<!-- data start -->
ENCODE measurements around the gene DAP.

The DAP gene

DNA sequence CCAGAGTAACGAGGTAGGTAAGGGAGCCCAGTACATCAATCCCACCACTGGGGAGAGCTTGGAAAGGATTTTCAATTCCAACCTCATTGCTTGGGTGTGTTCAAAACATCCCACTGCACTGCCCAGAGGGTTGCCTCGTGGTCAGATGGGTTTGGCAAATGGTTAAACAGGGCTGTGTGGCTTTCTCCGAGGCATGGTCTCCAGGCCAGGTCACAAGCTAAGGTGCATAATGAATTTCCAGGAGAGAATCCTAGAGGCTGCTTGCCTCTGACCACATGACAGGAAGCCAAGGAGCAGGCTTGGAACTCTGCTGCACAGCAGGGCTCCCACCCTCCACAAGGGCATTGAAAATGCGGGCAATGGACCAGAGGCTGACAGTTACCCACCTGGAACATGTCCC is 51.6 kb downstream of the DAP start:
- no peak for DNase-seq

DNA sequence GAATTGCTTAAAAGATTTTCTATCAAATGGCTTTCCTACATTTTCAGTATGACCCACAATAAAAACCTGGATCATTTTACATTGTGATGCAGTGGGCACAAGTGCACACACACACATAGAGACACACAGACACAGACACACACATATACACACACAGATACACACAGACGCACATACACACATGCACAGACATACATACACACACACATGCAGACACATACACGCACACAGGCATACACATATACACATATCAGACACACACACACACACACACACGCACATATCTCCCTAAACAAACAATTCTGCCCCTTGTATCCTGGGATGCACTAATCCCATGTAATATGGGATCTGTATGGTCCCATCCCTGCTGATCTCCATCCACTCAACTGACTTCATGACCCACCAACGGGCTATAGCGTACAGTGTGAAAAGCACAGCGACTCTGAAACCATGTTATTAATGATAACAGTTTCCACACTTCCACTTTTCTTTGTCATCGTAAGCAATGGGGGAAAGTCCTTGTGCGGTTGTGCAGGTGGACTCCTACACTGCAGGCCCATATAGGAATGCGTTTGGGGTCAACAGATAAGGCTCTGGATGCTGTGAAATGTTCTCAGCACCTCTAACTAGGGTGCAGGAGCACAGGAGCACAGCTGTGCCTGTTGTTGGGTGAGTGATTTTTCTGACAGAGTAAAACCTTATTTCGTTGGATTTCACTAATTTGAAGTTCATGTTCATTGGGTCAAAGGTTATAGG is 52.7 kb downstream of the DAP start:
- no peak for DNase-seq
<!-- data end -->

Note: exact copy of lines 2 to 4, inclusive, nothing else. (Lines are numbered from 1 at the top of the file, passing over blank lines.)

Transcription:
The DAP gene

DNA sequence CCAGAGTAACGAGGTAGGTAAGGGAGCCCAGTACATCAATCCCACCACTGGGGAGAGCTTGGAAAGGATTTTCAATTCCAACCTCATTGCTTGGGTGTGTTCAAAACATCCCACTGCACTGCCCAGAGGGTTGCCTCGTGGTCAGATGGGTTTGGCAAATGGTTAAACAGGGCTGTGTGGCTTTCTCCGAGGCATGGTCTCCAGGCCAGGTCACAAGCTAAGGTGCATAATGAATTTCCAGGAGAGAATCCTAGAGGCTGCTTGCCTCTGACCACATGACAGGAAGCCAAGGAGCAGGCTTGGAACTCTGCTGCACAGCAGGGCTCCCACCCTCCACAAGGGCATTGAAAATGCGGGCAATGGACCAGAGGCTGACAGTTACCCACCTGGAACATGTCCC is 51.6 kb downstream of the DAP start:
- no peak for DNase-seq